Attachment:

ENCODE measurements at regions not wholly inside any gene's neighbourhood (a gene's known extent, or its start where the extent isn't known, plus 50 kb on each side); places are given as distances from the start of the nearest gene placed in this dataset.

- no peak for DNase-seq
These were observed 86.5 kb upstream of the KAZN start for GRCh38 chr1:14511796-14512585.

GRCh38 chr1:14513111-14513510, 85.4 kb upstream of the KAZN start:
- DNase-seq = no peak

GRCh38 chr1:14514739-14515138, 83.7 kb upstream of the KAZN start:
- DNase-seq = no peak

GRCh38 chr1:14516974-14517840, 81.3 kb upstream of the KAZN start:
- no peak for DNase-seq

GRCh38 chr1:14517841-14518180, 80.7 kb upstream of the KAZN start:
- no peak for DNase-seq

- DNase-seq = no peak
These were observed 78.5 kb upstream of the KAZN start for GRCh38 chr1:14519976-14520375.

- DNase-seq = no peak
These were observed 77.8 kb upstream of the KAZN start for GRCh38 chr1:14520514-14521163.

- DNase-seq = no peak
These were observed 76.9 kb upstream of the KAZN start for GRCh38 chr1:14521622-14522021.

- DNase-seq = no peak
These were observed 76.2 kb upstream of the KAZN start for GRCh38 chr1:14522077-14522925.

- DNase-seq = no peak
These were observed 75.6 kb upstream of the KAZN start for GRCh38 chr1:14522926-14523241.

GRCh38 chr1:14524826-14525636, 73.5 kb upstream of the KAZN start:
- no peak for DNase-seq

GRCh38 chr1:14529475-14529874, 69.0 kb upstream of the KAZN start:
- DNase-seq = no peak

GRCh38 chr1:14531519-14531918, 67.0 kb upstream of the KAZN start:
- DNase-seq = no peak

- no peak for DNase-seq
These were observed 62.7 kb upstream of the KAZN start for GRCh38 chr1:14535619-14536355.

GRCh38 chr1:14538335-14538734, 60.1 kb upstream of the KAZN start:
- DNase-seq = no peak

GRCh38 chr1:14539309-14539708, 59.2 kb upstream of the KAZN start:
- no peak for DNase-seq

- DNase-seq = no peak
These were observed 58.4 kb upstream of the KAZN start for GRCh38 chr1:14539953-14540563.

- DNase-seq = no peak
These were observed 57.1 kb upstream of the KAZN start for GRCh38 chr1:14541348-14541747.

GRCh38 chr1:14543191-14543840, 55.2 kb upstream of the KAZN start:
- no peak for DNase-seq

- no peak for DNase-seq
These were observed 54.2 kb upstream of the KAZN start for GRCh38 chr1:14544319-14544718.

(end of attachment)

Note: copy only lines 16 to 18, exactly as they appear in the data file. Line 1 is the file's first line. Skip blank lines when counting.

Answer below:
- DNase-seq = no peak
These were observed 76.9 kb upstream of the KAZN start for GRCh38 chr1:14521622-14522021.

- DNase-seq = no peak